Medical Therapies for Male Pattern Baldness

Male Pattern Baldness Medical Therapies


In the past few decades, medicine has made remarkable strides in the treatment of hair loss. With the discovery of 5-alpha-reductace inhibitors such as Propecia and the development of surgical hair restoration, It is now feasible to stop or reduce the development of hair loss and also to replace loss hair with surgical treatment.


With that in mind, there are still a huge number of hair loss products on the market that we would consider false advertisement. They offer a tremendous solution without any evidence of really working to save you from hair loss. People might spend thousands on “snake oils”. And they are everywhere, online commercials, on the radio, on your TV. And unfortunately most of these so-called “treatments” do not work. Always do your research on a product! If the FDA and or American Hair Loss Association does not approve the product, then it is more than likely going to waste your money and time, and your hair will continue falling out. Who wants that?!


Let's look at a few that really do work.


Finasteride is the generic name for the brand drugs Propecia and Proscar. It was initially developed by Merck and was designed as a medicine to treat enlarged prostate.


As they were going through medical trials, researchers noticed an unexpected result initially considered an adverse effect: hair growth. 

Finasteride passed the trials for treatment of enlarged prostate for men, and was cleared for treatment of BPH, benign prostatic hyperplasia, by the FDA and then was eventually cleared by the FDA and came to market in the United States in December of 1997 for treatment of male pattern baldness (androgenetic alopecia) and is approved for treatment at a dosage of 1mg. Its commercial name is known as Propecia, available as an oral medication. 


Finasteride is the first oral medication with FDA approval to successfully treat male pattern baldness.


Finasteride works because of its ability to inhibit 5-alpha-reductase, the enzyme that converts testosterone right into a more powerful androgen dihydrotestosterone (DHT).

When taken daily, Propecia's 1 mg dosage of finasteride can effectively lower DHT levels in the scalp as much as 60%. DHT is responsible for reducing or shrinking the hair roots, which ultimately results in baldness. And it is this 60% decrease in DHT hitting the scalp hairs that has actually shown to prevent the progression of hair loss. The statistics suggest 86% of men will stop the progression of hair loss and 60% of men had an increase of hair growth.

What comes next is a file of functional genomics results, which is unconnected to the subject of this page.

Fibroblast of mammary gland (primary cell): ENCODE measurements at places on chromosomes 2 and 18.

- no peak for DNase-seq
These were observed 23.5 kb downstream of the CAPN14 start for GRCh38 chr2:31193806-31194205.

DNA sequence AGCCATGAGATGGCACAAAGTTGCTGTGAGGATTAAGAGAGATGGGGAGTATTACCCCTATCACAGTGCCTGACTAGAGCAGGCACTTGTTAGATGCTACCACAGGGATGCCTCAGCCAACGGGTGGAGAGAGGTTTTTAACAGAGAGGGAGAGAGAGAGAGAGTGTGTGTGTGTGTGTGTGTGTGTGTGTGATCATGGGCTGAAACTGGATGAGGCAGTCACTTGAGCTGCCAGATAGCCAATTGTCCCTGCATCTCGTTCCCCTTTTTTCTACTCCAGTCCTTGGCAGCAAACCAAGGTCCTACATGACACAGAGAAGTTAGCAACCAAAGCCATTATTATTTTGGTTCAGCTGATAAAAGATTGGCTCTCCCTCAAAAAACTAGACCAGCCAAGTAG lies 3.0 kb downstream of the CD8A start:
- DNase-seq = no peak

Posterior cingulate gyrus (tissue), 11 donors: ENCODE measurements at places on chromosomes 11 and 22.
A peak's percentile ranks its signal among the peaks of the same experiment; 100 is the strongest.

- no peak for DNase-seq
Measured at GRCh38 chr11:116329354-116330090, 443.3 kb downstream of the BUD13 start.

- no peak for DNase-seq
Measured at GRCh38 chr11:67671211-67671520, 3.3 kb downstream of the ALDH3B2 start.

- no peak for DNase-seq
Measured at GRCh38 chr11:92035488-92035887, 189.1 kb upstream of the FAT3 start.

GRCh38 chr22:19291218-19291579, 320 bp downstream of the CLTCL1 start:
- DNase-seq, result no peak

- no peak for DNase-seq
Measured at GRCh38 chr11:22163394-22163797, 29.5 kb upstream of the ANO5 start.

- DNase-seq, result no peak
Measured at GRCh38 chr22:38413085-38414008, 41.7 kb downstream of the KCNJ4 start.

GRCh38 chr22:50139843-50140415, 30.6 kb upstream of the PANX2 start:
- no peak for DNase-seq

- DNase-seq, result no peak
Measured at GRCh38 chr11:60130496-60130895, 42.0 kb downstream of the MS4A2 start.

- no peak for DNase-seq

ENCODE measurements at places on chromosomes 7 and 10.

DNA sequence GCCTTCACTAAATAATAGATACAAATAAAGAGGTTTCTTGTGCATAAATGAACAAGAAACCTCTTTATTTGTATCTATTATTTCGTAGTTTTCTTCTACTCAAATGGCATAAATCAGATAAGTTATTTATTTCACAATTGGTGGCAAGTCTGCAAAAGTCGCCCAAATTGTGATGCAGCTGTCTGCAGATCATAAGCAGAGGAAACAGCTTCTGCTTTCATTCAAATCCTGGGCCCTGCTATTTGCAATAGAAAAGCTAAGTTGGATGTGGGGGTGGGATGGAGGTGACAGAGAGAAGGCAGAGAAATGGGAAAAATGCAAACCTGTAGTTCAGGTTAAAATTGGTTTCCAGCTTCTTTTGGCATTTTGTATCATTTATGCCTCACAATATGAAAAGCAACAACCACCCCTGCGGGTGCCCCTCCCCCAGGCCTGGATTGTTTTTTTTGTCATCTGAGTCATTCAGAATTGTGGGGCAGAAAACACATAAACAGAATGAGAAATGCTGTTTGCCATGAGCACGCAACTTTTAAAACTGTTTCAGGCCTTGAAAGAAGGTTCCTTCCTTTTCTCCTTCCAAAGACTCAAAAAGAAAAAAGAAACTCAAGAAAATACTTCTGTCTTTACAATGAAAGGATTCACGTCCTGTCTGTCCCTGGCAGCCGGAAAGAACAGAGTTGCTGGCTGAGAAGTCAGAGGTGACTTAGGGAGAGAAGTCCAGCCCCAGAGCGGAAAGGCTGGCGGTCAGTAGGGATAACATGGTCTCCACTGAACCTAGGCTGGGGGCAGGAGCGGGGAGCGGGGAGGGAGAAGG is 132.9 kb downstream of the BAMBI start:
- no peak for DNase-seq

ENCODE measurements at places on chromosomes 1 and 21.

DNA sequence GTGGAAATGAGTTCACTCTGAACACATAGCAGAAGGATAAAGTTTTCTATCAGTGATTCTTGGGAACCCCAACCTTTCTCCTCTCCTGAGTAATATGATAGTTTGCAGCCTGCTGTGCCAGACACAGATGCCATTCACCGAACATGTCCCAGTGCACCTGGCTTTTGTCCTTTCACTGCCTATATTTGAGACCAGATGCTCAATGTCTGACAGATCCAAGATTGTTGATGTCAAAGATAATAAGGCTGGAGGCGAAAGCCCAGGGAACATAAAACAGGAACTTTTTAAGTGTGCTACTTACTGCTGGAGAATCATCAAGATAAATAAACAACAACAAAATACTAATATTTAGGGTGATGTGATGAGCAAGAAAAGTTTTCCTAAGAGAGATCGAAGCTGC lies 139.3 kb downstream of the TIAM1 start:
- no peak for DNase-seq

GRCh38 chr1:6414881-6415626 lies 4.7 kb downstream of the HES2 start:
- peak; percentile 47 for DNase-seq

Lowering DHT levels remains the main truly effective way to prevent hair loss, and propecia remains a first line recommendation by the American Hair Loss Association to treat androgenetic alopecia (male pattern hair loss).


Minoxidil (Rogaine).

If we go back a little further we find Minoxidil was the very first medicine authorized by the FDA for the treatment of male pattern baldness. For years, minoxidil (trademarked Loniten) was a main line treatment for high blood pressure. And with a similar story to finasteride, it was discovered during clinical trials that hair growth was an unexpected adverse reaction to the medication. People were growing hair in areas they did not expect to grow hair such as their cheeks and some people saw hair growth on their temples. Eventually it was tried as a topical solution applied to the head of patients with hair loss and was found to be successful in hair loss prevention and regrowth of hair to varying degrees depending on the degree of hair loss. 


And while minoxidil has been clinically shown to slow the progression of loss of hair as well as regrow some hair, the majority of experts see it as a fairly marginally efficient medicine in the battle against loss of hair. It appears to have a marginal effect due to its inability to really hit at the hormonal process that really causes hair loss.  Its effects are usually therefore disappointing to men using it and the effects last only as long as the medication is applied. It is still a recommendation by the American Hair Loss Association especially if side effects such as erectile dysfunction occur with finasteride, but it is not considered a first line agent as compared to propecia, hence we put it second in our blog here. 

So there ya have it, finasteride is the first line, and minoxidil (rogaine) is considered an effective treatment for a small percentage of its users. In other words, get a hold of your physician and discuss the risks and benefits of propecia and other treatments for hair loss before you really start losing a lot of your hair! Don’t count on rogaine over the counter alone to really make the difference.


Bear in mind that successful therapy of hair loss is significantly dependent on early intervention. It is essential to begin treatment with a reliable product as soon as you observe the onset of loss of hair. And we really encourage you to only use FDA approved medications for hair loss!


Paul Pearce M.D.

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